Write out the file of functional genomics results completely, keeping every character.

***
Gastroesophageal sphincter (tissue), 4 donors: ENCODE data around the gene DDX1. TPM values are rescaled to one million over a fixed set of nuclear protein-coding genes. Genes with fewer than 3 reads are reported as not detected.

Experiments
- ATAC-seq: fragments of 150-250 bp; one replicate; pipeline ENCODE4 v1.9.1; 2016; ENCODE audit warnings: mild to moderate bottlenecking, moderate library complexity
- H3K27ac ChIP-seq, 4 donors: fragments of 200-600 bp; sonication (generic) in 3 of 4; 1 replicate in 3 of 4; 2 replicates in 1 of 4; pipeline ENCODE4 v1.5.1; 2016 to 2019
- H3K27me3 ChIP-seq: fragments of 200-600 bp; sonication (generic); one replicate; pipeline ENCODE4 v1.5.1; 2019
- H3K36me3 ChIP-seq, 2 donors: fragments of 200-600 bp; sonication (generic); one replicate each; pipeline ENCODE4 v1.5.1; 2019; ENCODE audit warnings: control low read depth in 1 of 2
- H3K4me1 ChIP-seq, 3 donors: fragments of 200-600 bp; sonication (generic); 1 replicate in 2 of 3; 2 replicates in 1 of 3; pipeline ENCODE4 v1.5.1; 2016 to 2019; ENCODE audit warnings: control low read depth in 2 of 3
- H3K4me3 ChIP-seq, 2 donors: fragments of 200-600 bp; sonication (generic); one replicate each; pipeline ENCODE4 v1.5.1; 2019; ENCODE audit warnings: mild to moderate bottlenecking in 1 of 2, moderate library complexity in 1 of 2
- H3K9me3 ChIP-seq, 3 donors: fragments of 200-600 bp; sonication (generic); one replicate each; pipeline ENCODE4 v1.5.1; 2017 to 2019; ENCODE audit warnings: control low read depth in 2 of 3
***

Gastroesophageal sphincter (tissue), 4 donors: ENCODE data around the gene DDX1. TPM values are rescaled to one million over a fixed set of nuclear protein-coding genes. Genes with fewer than 3 reads are reported as not detected.

Experiments
- ATAC-seq: fragments of 150-250 bp; one replicate; pipeline ENCODE4 v1.9.1; 2016; ENCODE audit warnings: mild to moderate bottlenecking, moderate library complexity
- H3K27ac ChIP-seq, 4 donors: fragments of 200-600 bp; sonication (generic) in 3 of 4; 1 replicate in 3 of 4; 2 replicates in 1 of 4; pipeline ENCODE4 v1.5.1; 2016 to 2019
- H3K27me3 ChIP-seq: fragments of 200-600 bp; sonication (generic); one replicate; pipeline ENCODE4 v1.5.1; 2019
- H3K36me3 ChIP-seq, 2 donors: fragments of 200-600 bp; sonication (generic); one replicate each; pipeline ENCODE4 v1.5.1; 2019; ENCODE audit warnings: control low read depth in 1 of 2
- H3K4me1 ChIP-seq, 3 donors: fragments of 200-600 bp; sonication (generic); 1 replicate in 2 of 3; 2 replicates in 1 of 3; pipeline ENCODE4 v1.5.1; 2016 to 2019; ENCODE audit warnings: control low read depth in 2 of 3
- H3K4me3 ChIP-seq, 2 donors: fragments of 200-600 bp; sonication (generic); one replicate each; pipeline ENCODE4 v1.5.1; 2019; ENCODE audit warnings: mild to moderate bottlenecking in 1 of 2, moderate library complexity in 1 of 2
- H3K9me3 ChIP-seq, 3 donors: fragments of 200-600 bp; sonication (generic); one replicate each; pipeline ENCODE4 v1.5.1; 2017 to 2019; ENCODE audit warnings: control low read depth in 2 of 3